The instantaneous rate of fishing mortality F denotes the force of the fishery on the stock. The F and abundance N determine the rate of catch:
The fishing mortality rate generally must be estimated from data, often including data on the fishing-effort rate E, a measure of the amount of fishing gear used per unit time. The theoretical relationship between the two is F — qE, where q, the 'catchability coefficient', is constant and specific to the gear, vessel, location, and possibly other factors. Much effort in fishery modeling is devoted to estimating q and standardizing E for a particular fishery.
Catch Ct over period t can be found by integrating catch rate (eqn ) with respect to time. Because Nt depends on M as well as F, the solution requires knowing the natural mortality rate. A formulation that does not require M explicitly (though it does implicitly) is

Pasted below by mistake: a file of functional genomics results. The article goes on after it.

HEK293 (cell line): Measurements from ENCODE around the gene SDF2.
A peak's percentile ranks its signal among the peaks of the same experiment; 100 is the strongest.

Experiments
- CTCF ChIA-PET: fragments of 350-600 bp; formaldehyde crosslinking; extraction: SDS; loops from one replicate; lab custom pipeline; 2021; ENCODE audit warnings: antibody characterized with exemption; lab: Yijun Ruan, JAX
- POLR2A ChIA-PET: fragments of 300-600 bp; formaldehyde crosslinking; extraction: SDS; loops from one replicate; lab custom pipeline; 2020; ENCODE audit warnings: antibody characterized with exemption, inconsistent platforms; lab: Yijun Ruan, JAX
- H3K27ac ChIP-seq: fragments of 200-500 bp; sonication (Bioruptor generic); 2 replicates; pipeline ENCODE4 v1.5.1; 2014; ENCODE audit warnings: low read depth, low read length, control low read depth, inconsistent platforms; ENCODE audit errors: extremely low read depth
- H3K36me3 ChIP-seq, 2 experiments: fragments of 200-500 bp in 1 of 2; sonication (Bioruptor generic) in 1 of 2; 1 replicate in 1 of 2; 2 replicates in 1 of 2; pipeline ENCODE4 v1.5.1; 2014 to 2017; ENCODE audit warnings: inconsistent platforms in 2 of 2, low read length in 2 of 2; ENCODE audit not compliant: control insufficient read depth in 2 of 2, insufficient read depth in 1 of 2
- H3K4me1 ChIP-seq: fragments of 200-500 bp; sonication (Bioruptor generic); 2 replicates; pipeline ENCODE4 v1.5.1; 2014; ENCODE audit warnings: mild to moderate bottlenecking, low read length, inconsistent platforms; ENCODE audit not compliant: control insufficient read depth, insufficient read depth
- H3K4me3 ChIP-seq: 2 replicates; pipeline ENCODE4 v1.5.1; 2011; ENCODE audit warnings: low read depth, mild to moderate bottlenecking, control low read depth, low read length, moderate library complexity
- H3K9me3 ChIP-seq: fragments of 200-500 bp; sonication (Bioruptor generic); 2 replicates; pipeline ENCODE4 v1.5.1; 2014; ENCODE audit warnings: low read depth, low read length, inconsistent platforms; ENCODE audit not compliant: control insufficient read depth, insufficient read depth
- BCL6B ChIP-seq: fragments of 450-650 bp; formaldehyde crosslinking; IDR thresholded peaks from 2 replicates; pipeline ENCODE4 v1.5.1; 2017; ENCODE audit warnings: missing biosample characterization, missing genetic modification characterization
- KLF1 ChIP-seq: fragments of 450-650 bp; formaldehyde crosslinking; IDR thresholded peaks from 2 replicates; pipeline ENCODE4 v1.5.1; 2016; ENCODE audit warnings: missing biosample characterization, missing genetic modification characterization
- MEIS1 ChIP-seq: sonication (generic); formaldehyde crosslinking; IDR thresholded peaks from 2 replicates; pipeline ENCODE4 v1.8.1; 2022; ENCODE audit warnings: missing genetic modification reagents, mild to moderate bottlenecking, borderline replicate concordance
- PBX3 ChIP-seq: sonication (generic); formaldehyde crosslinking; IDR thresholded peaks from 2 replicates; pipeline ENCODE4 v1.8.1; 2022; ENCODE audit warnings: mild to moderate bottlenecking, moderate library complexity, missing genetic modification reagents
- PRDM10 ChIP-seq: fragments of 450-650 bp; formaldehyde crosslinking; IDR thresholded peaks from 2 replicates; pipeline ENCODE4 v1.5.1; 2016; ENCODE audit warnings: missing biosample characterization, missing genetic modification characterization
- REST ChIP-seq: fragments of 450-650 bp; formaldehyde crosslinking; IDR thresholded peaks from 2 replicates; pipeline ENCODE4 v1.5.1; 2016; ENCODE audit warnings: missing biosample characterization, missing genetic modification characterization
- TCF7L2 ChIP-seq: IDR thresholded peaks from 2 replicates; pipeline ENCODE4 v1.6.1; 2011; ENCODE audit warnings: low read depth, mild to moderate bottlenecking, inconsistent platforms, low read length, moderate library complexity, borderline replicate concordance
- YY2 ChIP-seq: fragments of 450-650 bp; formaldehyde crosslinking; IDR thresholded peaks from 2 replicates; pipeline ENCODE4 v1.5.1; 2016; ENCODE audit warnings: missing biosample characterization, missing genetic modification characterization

where F, is the (constant) fishing mortality rate during period t, and Nt the average population size in the same period.
For an age-structured population, eqn  is applied to each age class:
Given Ma, eqn  can be solved by integration to obtain catch at age over the year (or any time interval). The result is the Baranov catch equation, a cornerstone of fishery models:
Given annual catch at age Cat, annual total catch is simply the sum across ages, Ct = XaCa,t. The annual yield (catch in weight) is
where the Wa are the average weights at age during the period.
Was this article helpful?